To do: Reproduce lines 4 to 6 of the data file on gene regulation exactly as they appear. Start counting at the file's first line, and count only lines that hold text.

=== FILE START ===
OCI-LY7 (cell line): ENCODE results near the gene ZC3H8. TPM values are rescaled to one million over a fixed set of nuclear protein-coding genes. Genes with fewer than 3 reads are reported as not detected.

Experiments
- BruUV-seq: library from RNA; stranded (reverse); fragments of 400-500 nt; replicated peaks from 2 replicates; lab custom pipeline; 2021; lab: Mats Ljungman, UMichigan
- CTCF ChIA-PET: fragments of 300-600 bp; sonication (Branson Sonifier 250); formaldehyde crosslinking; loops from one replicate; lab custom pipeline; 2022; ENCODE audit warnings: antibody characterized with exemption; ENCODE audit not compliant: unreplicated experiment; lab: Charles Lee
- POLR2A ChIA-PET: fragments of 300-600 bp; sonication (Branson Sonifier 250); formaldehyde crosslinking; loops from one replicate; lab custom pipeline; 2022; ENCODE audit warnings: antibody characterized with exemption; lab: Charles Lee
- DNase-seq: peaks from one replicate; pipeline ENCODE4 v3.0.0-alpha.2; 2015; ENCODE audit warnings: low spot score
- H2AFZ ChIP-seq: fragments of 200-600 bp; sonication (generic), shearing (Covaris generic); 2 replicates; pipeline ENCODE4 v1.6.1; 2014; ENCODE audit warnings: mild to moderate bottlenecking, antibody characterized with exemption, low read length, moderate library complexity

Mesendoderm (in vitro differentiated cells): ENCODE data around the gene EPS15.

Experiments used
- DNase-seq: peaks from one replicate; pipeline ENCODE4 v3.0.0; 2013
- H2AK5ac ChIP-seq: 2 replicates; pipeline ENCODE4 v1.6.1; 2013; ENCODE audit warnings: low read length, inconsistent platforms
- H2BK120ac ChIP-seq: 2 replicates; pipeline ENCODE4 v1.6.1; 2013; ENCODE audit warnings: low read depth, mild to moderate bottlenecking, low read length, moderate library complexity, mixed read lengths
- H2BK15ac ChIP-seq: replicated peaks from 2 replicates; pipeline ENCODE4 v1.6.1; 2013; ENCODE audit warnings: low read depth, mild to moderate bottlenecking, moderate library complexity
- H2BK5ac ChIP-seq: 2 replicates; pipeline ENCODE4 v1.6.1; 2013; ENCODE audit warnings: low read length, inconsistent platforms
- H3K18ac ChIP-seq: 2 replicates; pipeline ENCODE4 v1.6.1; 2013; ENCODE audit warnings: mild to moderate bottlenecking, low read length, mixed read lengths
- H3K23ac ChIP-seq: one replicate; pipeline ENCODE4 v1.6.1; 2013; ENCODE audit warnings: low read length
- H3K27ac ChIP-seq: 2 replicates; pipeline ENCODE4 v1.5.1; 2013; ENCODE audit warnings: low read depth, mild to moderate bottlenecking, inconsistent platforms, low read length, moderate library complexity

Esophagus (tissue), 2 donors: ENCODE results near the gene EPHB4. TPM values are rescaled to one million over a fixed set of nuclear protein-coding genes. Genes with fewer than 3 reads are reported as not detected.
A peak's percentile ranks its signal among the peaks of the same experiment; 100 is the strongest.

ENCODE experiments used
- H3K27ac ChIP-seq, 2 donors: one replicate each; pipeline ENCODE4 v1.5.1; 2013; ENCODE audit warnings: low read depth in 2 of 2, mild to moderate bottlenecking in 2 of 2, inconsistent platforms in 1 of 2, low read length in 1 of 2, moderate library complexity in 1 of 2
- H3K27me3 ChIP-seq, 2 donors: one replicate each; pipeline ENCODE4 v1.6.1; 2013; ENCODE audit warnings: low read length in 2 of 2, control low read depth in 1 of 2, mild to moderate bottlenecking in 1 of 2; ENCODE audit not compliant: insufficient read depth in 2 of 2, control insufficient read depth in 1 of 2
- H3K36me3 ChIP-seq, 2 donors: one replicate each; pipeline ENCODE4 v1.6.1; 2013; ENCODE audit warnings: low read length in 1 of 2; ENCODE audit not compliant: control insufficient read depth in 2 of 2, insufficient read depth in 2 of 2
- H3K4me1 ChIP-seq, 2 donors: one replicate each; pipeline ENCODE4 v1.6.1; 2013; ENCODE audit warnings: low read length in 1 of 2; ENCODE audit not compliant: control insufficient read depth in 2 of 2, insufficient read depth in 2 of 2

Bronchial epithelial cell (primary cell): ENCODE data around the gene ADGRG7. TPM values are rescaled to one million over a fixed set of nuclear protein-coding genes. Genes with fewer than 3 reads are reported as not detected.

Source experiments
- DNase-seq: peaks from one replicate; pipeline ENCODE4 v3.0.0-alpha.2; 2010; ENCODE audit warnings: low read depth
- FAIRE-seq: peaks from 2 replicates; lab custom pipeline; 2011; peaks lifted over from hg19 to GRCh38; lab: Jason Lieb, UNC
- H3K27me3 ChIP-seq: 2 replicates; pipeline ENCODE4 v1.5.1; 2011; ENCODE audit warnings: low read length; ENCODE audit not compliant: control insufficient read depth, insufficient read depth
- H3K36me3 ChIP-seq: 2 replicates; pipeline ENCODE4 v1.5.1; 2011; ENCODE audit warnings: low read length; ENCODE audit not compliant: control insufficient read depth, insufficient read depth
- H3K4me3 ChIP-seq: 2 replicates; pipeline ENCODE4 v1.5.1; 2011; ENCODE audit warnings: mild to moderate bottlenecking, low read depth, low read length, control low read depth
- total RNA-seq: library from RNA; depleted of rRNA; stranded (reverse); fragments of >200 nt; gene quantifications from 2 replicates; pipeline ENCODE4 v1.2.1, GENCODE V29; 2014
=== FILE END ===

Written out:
- CTCF ChIA-PET: fragments of 300-600 bp; sonication (Branson Sonifier 250); formaldehyde crosslinking; loops from one replicate; lab custom pipeline; 2022; ENCODE audit warnings: antibody characterized with exemption; ENCODE audit not compliant: unreplicated experiment; lab: Charles Lee
- POLR2A ChIA-PET: fragments of 300-600 bp; sonication (Branson Sonifier 250); formaldehyde crosslinking; loops from one replicate; lab custom pipeline; 2022; ENCODE audit warnings: antibody characterized with exemption; lab: Charles Lee
- DNase-seq: peaks from one replicate; pipeline ENCODE4 v3.0.0-alpha.2; 2015; ENCODE audit warnings: low spot score